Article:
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This compiles!..but segfaults. (Defining main as a functor)

This is a discussion on This compiles!..but segfaults. (Defining main as a functor) within the C++ Programming forums, part of the General Programming Boards category; What was the point of the discussion again?...

  1. #31
    Cat without Hat CornedBee's Avatar
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    What was the point of the discussion again?
    All the buzzt!
    CornedBee

    "There is not now, nor has there ever been, nor will there ever be, any programming language in which it is the least bit difficult to write bad code."
    - Flon's Law

  2. #32
    Registered User manasij7479's Avatar
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    Quote Originally Posted by CornedBee View Post
    What was the point of the discussion again?
    ...whether you're required to jump off a cliff that the standard provides.
    Manasij Mukherjee | gcc-4.8.2 @Arch Linux
    Slow and Steady wins the race... if and only if :
    1.None of the other participants are fast and steady.
    2.The fast and unsteady suddenly falls asleep while running !



  3. #33
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    Quote Originally Posted by brewbuck View Post
    On Linux, no way. The data segment most certainly should not be executable. And by "segment" I mean a region of pages defined in the ELF header to be data, and not executable. Not segment in the sense of an x86 segment register, which neither Windows nor Linux make much use of.
    but non-executable (NX bit of the page table entry) pages are only available on 64-bit x86 architectures, so the hardware-level mechanism to prevent data execution on 32-bit x86 processors is much more limited.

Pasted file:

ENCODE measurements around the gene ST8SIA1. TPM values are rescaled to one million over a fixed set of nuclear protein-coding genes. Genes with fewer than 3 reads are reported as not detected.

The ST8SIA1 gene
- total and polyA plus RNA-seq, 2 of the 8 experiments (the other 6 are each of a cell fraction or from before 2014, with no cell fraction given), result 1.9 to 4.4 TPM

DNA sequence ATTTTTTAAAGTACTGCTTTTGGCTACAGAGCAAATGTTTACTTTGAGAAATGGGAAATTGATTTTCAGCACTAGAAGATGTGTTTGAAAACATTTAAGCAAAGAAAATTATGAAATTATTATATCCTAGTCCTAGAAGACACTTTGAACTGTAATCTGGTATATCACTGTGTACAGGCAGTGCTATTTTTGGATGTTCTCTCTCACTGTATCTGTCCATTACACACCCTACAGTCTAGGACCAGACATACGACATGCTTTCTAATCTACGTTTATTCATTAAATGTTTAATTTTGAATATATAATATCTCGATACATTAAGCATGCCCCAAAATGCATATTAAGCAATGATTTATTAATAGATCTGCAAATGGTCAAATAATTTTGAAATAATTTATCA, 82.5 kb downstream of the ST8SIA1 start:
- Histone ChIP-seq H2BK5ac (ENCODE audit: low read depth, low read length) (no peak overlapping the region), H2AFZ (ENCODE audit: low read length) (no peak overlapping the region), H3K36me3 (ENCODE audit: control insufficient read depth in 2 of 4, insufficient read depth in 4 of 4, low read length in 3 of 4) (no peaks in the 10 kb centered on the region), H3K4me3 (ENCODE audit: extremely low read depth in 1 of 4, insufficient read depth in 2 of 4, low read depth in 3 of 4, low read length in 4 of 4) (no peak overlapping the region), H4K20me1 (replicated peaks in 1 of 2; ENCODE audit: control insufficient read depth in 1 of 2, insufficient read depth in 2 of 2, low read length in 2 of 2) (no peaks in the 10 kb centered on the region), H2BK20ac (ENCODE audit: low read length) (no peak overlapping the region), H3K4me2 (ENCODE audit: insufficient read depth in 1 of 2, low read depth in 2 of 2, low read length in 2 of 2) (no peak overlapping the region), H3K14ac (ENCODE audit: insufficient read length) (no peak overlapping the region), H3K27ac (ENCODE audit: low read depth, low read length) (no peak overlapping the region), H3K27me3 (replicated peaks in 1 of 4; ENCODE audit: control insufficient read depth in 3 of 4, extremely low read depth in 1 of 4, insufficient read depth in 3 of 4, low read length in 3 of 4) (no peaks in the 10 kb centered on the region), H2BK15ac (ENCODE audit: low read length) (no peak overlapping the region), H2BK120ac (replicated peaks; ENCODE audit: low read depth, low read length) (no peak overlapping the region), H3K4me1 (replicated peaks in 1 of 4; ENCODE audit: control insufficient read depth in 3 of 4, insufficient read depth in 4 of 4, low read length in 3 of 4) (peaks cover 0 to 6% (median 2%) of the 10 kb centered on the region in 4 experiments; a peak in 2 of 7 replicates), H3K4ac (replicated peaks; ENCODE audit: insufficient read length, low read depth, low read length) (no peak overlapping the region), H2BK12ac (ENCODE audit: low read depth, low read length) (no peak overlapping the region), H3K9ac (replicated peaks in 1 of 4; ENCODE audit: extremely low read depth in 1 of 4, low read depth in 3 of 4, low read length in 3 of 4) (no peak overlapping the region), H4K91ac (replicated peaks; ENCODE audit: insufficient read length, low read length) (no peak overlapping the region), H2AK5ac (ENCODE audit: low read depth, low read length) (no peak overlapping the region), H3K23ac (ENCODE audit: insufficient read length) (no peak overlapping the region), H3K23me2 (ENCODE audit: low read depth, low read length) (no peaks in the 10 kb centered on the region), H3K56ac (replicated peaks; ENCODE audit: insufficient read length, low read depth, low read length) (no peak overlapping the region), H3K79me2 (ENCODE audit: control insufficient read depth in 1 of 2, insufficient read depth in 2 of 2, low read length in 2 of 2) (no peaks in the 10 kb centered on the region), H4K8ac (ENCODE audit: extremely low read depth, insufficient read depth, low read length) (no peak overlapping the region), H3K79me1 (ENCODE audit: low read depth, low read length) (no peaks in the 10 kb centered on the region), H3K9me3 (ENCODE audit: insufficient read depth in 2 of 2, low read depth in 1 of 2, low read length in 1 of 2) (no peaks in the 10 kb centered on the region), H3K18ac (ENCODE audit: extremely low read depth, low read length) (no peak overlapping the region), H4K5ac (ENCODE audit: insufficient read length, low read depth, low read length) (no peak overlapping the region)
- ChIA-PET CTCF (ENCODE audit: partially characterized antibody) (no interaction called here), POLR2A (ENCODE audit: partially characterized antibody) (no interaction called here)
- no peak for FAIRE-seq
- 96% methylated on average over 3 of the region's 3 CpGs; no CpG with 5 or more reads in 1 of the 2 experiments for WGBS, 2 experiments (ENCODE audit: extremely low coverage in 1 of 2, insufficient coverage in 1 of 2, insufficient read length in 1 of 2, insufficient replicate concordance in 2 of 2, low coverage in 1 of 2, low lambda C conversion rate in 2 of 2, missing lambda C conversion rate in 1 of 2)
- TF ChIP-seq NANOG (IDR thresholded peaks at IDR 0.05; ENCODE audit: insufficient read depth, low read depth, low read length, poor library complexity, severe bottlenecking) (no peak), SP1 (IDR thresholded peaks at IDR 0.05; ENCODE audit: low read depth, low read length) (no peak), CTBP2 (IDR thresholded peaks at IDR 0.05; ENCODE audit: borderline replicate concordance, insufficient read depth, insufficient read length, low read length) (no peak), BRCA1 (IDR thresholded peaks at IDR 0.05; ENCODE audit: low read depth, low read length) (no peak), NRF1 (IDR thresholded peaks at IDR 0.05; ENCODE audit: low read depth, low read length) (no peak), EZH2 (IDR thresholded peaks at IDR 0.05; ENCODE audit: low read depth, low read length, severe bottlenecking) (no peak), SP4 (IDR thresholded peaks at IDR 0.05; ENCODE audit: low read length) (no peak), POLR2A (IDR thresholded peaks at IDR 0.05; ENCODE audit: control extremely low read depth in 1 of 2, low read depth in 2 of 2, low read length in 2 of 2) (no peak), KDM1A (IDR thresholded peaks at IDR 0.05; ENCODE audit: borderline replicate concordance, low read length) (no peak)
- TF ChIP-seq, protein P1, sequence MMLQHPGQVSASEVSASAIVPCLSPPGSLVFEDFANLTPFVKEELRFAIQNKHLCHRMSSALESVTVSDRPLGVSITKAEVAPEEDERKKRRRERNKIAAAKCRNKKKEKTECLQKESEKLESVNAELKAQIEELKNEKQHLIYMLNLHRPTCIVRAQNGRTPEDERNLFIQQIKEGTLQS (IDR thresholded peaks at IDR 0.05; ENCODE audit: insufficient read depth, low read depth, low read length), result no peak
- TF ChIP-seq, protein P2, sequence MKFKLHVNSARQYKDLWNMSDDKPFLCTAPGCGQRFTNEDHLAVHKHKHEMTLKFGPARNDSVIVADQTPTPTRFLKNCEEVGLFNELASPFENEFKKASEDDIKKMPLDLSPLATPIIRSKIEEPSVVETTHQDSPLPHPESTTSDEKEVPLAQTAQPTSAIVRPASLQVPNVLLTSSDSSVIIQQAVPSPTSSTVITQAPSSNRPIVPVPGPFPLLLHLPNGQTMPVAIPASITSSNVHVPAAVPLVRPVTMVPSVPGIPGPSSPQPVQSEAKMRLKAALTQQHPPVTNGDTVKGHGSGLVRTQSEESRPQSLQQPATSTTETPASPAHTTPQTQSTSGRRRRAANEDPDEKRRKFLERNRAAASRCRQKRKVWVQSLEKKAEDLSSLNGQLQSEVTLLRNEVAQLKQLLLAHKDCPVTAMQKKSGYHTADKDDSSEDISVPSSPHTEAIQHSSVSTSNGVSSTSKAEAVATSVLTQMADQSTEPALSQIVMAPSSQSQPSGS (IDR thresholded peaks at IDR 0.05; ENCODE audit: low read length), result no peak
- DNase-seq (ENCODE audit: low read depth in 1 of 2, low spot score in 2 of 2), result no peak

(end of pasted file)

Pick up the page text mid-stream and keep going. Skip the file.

4. #34
    C++まいる!Cをこわせ! Elysia's Avatar
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    Windows certainly supports non-executable pages, and there is no indication that it is only available on x64, so it is feasible.
    Quote Originally Posted by Adak View Post
    io.h certainly IS included in some modern compilers. It is no longer part of the standard for C, but it is nevertheless, included in the very latest Pelles C versions.
    Quote Originally Posted by Salem View Post
    You mean it's included as a crutch to help ancient programmers limp along without them having to relearn too much.

    Outside of your DOS world, your header file is meaningless.
    For information on how to enable C++11 on your compiler, look here.
    よく聞くがいい!私は天才だからね! ^_^

  5. #35
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    it's certainly feasible, but from what I can tell, hardware-level data execution prevention is far more limited on 32-bit processors, whereas it's as simple as setting the top bit of a page table entry on the 64-bit processors.

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